The real teapot is noticeably taller (by a ratio of 4:3) compared to the computer model because Newell's frame buffer used non-square pixels. Rather than distorting the image, Newell's colleague Jim Blinn reportedly scaled the geometry to cancel out the stretching, and when the model was shared with users of other systems, the scaling stuck. This account was however later contradicted by Jim Blinn himself, who stated that he scaled the model on the vertical axis during a demo in the lab to demonstrate that they could manipulate it. They then liked the way this new version looked and saved the file.[3]

The original, physical teapot was purchased from ZCMI (a department store in Salt Lake City) in 1974. It was donated to the Boston Computer Museum in 1984 where it was on display until 1990. It now resides in the ephemera collection at the Computer History Museum in Mountain View, California where it is catalogued as "Teapot used for Computer Graphics rendering" and bears the catalogue number X00398.1984.[4]

Versions of the teapot model, or sample scenes containing it, are distributed with or freely available for nearly every current rendering and modelling program and even many graphic APIs, including AutoCAD, Houdini, Lightwave 3D, MODO, POV-Ray, 3ds Max, and the OpenGL and Direct3D helper libraries. Some RenderMan-compliant renderers support the teapot as a built-in geometry by calling RiGeometry("teapot", RI_NULL). Along with the expected cubes and spheres, the GLUT library even provides the function glutSolidTeapot() as a graphics primitive, as does its Direct3D counterpart D3DX (D3DXCreateTeapot()). However version 11 of DirectX does not provide this functionality anymore. Mac OS X Tiger and Leopard also include the teapot as part of Quartz Composer; Leopard's teapot supports bump mapping. BeOS included a small demo of a rotating 3D teapot, intended to show off the platform's multimedia facilities.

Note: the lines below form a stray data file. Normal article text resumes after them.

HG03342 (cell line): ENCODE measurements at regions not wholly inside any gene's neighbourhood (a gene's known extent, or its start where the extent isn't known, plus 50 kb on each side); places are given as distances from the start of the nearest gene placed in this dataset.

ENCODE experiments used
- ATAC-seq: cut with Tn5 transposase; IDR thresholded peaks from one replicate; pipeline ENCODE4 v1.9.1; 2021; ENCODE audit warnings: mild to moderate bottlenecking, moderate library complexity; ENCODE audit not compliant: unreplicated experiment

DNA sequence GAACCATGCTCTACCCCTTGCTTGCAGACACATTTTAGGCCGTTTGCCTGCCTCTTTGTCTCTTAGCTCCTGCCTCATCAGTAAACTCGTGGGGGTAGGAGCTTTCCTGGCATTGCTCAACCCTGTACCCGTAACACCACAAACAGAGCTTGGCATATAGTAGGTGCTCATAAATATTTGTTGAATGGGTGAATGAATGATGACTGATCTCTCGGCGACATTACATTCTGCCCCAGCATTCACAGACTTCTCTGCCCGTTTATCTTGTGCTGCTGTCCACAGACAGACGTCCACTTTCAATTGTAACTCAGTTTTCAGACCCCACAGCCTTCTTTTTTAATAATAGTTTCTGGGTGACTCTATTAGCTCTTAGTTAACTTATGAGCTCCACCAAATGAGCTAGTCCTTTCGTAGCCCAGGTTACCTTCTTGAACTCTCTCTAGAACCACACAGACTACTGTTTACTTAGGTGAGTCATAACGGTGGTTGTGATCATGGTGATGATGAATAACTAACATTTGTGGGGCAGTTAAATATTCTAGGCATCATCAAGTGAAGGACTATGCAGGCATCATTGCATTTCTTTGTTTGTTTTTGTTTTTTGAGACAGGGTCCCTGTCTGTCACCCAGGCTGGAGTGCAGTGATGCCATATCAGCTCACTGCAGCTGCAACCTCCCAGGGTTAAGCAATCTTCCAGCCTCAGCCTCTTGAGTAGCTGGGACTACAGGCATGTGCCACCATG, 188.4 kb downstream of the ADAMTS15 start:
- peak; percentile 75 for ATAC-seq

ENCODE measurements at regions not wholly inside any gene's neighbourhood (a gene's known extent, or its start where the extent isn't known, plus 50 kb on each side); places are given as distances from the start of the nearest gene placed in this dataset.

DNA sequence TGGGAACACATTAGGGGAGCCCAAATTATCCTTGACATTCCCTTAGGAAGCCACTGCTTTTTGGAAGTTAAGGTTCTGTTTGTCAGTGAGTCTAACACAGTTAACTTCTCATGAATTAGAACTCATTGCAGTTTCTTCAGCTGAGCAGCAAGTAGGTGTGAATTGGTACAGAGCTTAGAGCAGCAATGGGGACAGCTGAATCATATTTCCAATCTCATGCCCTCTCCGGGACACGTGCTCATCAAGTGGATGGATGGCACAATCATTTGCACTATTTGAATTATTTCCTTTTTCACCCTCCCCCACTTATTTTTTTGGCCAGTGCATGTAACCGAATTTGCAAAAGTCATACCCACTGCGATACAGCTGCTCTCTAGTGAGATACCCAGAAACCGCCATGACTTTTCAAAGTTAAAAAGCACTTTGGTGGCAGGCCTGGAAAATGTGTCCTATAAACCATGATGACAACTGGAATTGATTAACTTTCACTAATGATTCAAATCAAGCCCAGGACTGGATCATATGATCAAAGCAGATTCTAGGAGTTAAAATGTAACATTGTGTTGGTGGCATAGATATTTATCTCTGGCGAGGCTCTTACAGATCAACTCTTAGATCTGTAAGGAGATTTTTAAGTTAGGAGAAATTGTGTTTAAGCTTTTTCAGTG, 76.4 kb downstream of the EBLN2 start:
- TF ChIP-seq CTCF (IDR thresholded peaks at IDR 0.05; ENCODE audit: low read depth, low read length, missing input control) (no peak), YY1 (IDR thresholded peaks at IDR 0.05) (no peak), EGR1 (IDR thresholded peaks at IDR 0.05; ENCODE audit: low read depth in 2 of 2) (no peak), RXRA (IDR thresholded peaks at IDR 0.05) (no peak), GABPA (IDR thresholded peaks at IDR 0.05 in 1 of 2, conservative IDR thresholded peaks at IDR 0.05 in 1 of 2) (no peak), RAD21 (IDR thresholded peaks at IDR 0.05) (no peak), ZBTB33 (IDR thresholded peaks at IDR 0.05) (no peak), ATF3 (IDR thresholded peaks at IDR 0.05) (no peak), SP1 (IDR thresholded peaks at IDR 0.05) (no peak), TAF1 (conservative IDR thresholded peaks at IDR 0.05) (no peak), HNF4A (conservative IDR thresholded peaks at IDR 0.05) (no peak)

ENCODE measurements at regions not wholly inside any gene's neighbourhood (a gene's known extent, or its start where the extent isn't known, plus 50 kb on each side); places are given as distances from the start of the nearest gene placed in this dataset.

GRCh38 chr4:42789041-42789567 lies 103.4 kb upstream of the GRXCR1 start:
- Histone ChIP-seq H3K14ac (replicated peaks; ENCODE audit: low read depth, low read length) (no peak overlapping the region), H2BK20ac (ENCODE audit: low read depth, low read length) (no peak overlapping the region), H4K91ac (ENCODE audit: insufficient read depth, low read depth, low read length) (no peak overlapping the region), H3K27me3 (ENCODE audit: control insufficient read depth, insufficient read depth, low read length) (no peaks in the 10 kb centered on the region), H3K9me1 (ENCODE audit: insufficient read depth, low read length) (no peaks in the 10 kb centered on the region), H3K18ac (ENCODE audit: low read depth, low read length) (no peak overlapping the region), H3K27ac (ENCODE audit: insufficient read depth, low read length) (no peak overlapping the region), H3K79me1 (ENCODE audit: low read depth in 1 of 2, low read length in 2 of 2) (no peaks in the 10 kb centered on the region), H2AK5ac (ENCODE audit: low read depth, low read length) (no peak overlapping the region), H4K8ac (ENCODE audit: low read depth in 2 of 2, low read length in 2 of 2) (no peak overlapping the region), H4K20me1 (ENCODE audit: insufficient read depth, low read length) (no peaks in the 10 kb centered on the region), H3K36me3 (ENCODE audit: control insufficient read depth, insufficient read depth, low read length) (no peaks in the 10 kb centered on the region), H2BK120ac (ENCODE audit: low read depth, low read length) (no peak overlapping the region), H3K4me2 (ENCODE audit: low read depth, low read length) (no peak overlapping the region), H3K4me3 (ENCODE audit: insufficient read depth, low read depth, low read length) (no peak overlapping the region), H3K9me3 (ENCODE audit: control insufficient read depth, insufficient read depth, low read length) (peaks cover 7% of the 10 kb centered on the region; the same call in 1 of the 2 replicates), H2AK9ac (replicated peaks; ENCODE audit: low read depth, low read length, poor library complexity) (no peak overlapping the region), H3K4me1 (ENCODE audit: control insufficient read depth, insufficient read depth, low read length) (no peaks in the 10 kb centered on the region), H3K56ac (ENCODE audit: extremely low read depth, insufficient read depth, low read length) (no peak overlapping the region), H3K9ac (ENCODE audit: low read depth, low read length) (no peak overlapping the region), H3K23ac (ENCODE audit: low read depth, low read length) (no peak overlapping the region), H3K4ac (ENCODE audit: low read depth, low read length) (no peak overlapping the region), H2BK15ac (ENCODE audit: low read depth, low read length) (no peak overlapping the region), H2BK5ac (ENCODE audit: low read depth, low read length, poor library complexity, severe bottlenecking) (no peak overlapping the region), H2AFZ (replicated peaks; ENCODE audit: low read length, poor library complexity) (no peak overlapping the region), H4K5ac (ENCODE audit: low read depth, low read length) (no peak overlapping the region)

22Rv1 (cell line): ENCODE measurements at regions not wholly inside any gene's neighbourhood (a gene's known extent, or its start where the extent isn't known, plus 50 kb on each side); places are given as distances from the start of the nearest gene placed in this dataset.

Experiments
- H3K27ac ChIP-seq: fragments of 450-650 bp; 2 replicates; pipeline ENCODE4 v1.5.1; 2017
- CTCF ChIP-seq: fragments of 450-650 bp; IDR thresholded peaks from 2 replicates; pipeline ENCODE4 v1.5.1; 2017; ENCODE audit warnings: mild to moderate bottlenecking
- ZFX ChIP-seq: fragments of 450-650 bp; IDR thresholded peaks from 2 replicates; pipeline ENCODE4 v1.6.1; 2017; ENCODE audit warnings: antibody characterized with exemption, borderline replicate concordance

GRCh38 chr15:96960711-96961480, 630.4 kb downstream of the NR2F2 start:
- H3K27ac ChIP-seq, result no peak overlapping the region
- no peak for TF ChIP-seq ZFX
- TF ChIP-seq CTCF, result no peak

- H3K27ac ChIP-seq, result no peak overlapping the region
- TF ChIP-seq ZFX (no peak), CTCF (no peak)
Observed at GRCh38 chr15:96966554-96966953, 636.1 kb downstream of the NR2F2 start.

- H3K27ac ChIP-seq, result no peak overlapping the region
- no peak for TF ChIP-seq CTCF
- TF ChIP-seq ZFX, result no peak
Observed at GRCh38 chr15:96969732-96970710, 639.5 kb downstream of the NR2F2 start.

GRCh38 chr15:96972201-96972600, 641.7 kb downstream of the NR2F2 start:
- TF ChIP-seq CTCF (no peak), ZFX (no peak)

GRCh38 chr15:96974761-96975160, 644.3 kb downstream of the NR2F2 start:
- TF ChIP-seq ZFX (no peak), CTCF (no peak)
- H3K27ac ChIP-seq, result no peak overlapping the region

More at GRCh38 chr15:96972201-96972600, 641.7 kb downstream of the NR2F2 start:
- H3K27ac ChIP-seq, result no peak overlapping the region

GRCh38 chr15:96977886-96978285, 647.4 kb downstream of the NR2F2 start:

Teapot scenes are commonly used for renderer self-tests and benchmarks.[5][6]


One famous ray-traced image (by Jim Arvo and Dave Kirk, from their 1987 SIGGRAPH paper "Fast Ray Tracing by Ray Classification") shows six stone columns, five of which are surmounted by the platonic solids (tetrahedron, cube, octahedron, dodecahedron, icosahedron). The sixth column supports a teapot.[7] The image is titled "The Six Platonic Solids"—which has led some people to call the teapot a Teapotahedron. This image appeared on the covers of several books and journals.

The Utah teapot sometimes appears in the "Pipes" screensaver shipped with Microsoft Windows,[8] but only in versions prior to Windows XP, and has been included[9] in the "polyhedra" XScreenSaver hack since 2008.

Jim Blinn (in one of his "Project MATHEMATICS!" videos) proves an amusing (but trivial) version of the Pythagorean theorem: Construct a (2D) teapot on each side of a right triangle and the area of the teapot on the hypotenuse is equal to the sum of the areas of the teapots on the other two sides.[10]

In popular culture